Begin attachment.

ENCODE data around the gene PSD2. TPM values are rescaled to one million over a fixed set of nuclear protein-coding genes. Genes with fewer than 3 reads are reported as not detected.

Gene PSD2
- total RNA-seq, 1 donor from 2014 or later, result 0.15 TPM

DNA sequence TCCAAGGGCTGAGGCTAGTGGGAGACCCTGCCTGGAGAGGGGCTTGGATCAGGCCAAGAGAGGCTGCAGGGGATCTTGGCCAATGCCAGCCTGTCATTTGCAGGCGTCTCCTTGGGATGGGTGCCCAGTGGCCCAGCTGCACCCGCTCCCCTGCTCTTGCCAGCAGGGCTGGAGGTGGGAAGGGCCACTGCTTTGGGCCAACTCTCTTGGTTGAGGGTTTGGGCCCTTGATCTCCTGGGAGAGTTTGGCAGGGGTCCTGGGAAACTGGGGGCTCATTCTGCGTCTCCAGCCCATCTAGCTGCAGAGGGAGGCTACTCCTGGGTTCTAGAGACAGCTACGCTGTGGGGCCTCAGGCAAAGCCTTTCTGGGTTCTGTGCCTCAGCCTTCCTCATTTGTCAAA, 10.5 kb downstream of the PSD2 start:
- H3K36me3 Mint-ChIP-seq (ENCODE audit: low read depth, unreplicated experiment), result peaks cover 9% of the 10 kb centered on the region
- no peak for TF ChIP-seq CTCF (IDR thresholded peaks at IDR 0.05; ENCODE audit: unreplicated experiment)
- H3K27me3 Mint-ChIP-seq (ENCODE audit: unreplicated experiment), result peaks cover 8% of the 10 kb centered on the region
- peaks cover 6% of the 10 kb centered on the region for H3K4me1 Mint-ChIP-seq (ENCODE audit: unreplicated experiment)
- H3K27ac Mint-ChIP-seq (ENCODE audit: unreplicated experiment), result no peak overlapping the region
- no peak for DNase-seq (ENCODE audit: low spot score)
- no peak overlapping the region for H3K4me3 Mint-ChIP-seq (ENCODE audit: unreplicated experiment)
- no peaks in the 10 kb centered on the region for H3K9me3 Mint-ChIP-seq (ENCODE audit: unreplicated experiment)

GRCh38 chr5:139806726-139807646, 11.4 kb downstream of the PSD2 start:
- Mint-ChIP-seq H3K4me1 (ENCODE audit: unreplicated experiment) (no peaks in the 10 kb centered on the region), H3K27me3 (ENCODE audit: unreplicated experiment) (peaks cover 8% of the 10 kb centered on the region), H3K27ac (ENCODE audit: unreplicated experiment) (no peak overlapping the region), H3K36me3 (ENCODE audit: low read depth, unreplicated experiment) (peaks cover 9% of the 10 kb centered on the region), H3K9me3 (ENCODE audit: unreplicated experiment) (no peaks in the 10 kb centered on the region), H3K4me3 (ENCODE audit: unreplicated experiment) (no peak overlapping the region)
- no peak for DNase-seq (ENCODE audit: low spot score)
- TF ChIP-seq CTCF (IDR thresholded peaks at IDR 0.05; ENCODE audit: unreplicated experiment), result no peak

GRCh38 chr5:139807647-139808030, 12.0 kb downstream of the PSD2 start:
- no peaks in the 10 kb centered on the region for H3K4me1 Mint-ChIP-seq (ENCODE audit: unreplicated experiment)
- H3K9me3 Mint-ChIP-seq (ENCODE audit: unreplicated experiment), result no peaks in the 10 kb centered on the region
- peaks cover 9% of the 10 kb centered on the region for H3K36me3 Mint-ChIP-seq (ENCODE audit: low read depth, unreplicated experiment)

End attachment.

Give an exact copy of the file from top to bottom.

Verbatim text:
ENCODE data around the gene PSD2. TPM values are rescaled to one million over a fixed set of nuclear protein-coding genes. Genes with fewer than 3 reads are reported as not detected.

Gene PSD2
- total RNA-seq, 1 donor from 2014 or later, result 0.15 TPM

DNA sequence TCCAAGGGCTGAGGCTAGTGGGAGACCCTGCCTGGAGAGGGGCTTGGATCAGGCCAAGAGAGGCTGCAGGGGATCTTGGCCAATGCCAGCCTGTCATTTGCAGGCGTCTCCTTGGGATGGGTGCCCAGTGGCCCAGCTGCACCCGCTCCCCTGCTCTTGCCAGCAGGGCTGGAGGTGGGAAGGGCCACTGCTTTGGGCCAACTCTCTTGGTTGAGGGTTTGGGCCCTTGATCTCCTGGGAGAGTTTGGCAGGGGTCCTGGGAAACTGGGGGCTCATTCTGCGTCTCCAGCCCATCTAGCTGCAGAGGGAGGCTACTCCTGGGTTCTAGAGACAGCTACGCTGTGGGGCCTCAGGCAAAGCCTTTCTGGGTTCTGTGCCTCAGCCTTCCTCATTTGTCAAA, 10.5 kb downstream of the PSD2 start:
- H3K36me3 Mint-ChIP-seq (ENCODE audit: low read depth, unreplicated experiment), result peaks cover 9% of the 10 kb centered on the region
- no peak for TF ChIP-seq CTCF (IDR thresholded peaks at IDR 0.05; ENCODE audit: unreplicated experiment)
- H3K27me3 Mint-ChIP-seq (ENCODE audit: unreplicated experiment), result peaks cover 8% of the 10 kb centered on the region
- peaks cover 6% of the 10 kb centered on the region for H3K4me1 Mint-ChIP-seq (ENCODE audit: unreplicated experiment)
- H3K27ac Mint-ChIP-seq (ENCODE audit: unreplicated experiment), result no peak overlapping the region
- no peak for DNase-seq (ENCODE audit: low spot score)
- no peak overlapping the region for H3K4me3 Mint-ChIP-seq (ENCODE audit: unreplicated experiment)
- no peaks in the 10 kb centered on the region for H3K9me3 Mint-ChIP-seq (ENCODE audit: unreplicated experiment)

GRCh38 chr5:139806726-139807646, 11.4 kb downstream of the PSD2 start:
- Mint-ChIP-seq H3K4me1 (ENCODE audit: unreplicated experiment) (no peaks in the 10 kb centered on the region), H3K27me3 (ENCODE audit: unreplicated experiment) (peaks cover 8% of the 10 kb centered on the region), H3K27ac (ENCODE audit: unreplicated experiment) (no peak overlapping the region), H3K36me3 (ENCODE audit: low read depth, unreplicated experiment) (peaks cover 9% of the 10 kb centered on the region), H3K9me3 (ENCODE audit: unreplicated experiment) (no peaks in the 10 kb centered on the region), H3K4me3 (ENCODE audit: unreplicated experiment) (no peak overlapping the region)
- no peak for DNase-seq (ENCODE audit: low spot score)
- TF ChIP-seq CTCF (IDR thresholded peaks at IDR 0.05; ENCODE audit: unreplicated experiment), result no peak

GRCh38 chr5:139807647-139808030, 12.0 kb downstream of the PSD2 start:
- no peaks in the 10 kb centered on the region for H3K4me1 Mint-ChIP-seq (ENCODE audit: unreplicated experiment)
- H3K9me3 Mint-ChIP-seq (ENCODE audit: unreplicated experiment), result no peaks in the 10 kb centered on the region
- peaks cover 9% of the 10 kb centered on the region for H3K36me3 Mint-ChIP-seq (ENCODE audit: low read depth, unreplicated experiment)